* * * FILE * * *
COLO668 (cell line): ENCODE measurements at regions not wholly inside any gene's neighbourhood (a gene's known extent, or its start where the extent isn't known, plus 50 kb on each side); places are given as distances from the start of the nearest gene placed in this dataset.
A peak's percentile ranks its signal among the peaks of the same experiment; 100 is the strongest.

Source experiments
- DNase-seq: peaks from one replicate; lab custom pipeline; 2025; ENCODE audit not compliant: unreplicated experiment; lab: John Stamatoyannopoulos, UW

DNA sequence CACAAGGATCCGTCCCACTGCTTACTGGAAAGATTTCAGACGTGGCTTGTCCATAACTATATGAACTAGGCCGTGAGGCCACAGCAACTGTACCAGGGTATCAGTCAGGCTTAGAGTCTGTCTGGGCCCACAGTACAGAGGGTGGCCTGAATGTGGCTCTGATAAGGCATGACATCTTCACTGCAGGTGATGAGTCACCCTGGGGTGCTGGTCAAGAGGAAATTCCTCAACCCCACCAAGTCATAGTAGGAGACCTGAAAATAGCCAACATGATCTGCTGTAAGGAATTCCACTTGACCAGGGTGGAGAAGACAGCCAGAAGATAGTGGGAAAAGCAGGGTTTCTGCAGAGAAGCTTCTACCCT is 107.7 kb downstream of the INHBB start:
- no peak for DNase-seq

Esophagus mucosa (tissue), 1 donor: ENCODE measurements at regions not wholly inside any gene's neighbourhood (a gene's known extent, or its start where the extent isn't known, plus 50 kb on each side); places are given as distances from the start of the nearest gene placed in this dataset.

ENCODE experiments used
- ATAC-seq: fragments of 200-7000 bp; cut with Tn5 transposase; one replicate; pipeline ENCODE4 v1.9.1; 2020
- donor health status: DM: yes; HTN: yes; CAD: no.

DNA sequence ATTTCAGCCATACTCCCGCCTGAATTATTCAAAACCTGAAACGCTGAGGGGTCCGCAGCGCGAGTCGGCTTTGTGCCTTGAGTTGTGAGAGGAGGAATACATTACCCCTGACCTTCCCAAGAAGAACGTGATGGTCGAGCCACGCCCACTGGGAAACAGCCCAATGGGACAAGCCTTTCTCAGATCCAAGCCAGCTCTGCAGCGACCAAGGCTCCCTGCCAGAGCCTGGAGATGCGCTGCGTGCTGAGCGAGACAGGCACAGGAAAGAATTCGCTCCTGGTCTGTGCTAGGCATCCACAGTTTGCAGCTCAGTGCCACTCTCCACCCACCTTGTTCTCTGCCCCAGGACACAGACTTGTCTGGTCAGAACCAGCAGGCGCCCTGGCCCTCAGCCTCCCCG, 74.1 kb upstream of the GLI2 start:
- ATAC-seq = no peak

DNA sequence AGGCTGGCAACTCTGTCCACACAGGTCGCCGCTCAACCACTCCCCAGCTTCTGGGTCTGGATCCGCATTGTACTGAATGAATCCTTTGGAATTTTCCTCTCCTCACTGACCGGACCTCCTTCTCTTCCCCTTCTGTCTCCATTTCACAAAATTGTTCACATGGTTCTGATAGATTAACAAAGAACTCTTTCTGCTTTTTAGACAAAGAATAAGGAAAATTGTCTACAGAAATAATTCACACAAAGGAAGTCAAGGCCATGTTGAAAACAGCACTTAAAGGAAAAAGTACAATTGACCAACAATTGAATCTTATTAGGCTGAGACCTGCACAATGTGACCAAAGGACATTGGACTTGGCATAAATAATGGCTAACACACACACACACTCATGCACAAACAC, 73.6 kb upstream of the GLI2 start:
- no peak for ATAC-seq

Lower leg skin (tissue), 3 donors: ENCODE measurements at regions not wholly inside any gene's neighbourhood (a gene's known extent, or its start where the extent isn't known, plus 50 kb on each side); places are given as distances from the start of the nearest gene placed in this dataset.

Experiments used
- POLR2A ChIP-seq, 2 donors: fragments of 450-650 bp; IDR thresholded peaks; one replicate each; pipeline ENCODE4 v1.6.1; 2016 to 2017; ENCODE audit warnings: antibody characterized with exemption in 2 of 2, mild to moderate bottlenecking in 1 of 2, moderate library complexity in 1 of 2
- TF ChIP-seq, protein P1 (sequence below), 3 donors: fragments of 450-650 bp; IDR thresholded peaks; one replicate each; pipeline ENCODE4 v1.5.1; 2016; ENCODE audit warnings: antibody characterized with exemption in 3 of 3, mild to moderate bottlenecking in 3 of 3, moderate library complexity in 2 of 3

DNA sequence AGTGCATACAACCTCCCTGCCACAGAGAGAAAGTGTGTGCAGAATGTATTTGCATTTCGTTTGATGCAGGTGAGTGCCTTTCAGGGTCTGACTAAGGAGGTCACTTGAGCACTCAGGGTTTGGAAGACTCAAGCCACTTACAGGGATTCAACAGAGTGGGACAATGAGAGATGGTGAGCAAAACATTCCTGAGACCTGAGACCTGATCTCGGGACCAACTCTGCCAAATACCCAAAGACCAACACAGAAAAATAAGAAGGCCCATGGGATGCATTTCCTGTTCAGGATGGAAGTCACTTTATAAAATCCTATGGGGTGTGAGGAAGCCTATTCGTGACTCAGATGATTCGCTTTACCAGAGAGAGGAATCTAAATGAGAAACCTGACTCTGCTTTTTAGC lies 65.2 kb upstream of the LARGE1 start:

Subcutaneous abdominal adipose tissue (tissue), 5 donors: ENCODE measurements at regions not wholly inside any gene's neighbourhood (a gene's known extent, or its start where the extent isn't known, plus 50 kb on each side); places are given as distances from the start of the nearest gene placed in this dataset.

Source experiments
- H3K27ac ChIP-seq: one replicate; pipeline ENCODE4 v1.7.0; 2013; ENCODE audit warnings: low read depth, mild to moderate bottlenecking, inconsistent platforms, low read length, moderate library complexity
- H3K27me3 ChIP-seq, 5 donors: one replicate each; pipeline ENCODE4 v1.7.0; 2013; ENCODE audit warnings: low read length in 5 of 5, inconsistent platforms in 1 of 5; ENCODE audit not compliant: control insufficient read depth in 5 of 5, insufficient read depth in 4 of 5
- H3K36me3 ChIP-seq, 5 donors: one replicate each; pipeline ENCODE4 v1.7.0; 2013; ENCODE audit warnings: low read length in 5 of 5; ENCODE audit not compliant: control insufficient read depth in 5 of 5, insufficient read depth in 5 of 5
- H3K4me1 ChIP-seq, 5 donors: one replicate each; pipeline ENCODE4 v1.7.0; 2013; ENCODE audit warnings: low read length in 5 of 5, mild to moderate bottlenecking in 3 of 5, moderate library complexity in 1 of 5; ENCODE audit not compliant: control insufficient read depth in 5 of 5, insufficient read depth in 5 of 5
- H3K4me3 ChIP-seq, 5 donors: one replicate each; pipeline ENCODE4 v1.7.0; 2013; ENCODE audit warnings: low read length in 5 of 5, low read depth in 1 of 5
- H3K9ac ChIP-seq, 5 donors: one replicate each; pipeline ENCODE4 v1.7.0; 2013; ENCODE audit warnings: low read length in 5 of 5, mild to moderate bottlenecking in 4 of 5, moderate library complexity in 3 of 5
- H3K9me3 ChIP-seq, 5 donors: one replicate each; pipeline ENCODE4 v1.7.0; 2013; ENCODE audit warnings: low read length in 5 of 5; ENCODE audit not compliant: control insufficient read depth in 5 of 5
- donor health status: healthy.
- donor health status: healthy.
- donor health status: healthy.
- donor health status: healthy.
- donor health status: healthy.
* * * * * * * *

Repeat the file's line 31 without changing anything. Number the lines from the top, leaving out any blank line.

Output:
- donor health status: healthy.